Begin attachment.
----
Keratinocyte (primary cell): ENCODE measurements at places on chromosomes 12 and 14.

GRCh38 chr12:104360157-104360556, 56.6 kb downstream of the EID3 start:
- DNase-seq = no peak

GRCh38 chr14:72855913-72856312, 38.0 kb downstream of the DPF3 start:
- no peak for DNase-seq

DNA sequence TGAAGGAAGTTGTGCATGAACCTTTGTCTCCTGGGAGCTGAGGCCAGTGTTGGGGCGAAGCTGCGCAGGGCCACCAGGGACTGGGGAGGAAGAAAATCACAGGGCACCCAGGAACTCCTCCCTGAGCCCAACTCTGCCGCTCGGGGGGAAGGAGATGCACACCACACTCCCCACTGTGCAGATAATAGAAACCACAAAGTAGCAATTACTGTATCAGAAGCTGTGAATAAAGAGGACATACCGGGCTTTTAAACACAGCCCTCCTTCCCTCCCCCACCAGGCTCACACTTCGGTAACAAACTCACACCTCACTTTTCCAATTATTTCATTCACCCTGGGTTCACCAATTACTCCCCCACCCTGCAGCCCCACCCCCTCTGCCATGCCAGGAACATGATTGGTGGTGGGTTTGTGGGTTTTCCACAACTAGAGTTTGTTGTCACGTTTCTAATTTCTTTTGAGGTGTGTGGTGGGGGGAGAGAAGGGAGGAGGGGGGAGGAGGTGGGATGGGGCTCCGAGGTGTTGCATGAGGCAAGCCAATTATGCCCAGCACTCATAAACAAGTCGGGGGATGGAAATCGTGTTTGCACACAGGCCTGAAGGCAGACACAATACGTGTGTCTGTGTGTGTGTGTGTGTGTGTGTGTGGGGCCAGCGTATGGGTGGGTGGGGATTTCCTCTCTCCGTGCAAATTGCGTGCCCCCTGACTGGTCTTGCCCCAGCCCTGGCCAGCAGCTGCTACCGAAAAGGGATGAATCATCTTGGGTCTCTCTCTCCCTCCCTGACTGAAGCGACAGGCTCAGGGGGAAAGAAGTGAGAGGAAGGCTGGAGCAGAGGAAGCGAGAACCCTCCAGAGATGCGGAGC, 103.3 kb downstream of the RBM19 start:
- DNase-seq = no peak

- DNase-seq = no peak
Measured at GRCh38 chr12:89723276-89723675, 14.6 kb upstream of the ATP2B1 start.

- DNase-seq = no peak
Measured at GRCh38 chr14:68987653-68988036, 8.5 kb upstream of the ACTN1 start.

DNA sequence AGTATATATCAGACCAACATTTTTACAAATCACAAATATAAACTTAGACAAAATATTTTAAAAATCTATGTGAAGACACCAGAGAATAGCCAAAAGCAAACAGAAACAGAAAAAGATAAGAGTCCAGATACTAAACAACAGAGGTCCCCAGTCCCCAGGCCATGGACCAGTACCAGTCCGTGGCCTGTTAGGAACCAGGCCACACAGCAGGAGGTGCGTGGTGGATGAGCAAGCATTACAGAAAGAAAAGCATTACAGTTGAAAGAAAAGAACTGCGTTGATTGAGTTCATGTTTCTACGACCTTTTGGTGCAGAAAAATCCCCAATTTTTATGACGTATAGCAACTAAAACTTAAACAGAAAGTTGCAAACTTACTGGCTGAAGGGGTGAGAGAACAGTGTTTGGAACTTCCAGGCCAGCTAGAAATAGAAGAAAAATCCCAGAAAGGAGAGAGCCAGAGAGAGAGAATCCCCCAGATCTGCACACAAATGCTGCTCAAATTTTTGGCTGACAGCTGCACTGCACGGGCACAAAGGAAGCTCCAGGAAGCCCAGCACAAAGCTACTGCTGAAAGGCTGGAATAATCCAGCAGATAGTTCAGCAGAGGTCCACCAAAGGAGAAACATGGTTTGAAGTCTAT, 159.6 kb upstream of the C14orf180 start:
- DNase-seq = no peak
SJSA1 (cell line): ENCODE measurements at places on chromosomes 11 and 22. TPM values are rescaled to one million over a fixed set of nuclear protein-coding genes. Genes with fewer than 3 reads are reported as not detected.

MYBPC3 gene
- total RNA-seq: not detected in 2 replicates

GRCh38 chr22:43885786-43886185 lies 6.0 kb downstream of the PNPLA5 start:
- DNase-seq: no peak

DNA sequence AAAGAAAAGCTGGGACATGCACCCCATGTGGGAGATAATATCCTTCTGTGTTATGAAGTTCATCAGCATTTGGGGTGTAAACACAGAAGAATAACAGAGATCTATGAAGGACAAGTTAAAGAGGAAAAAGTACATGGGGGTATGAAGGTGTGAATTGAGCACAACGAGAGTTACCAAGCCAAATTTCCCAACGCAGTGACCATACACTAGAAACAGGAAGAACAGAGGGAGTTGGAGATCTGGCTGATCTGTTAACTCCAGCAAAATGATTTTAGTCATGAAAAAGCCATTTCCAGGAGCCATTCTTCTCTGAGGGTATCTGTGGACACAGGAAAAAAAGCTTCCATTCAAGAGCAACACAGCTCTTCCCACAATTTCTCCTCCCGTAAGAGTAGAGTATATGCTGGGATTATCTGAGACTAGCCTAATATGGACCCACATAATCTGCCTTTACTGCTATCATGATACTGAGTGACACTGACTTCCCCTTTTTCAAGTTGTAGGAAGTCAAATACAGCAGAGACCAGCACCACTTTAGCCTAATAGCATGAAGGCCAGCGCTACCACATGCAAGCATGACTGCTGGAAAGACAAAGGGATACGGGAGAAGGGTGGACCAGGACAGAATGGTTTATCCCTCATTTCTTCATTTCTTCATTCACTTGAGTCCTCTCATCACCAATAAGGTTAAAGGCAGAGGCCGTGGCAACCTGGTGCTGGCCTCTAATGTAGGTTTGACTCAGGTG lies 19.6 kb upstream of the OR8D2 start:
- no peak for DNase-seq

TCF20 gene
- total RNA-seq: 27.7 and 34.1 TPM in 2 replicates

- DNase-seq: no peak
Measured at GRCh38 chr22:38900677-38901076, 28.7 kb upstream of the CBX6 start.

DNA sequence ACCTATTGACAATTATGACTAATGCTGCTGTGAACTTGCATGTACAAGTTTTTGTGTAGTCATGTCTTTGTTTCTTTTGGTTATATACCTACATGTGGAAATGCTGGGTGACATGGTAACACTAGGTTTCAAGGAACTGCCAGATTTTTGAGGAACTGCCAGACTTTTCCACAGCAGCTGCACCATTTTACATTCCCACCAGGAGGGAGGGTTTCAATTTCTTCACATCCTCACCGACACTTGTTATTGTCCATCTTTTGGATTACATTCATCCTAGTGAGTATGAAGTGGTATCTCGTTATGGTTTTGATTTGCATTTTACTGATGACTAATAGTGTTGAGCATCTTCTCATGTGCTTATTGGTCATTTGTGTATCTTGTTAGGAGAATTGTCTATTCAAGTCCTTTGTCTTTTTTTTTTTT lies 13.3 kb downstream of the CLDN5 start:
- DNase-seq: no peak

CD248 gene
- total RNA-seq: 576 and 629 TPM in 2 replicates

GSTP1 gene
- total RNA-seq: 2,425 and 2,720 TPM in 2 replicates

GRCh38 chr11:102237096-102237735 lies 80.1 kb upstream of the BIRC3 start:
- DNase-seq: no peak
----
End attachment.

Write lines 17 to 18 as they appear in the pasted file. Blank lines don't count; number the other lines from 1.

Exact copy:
GRCh38 chr22:43885786-43886185 lies 6.0 kb downstream of the PNPLA5 start:
- DNase-seq: no peak